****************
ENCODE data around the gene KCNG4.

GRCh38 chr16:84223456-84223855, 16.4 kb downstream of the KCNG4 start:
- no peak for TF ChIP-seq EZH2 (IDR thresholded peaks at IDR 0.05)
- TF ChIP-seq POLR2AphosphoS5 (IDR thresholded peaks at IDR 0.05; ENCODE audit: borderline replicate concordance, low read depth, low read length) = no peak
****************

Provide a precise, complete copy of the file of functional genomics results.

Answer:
ENCODE data around the gene KCNG4.

GRCh38 chr16:84223456-84223855, 16.4 kb downstream of the KCNG4 start:
- no peak for TF ChIP-seq EZH2 (IDR thresholded peaks at IDR 0.05)
- TF ChIP-seq POLR2AphosphoS5 (IDR thresholded peaks at IDR 0.05; ENCODE audit: borderline replicate concordance, low read depth, low read length) = no peak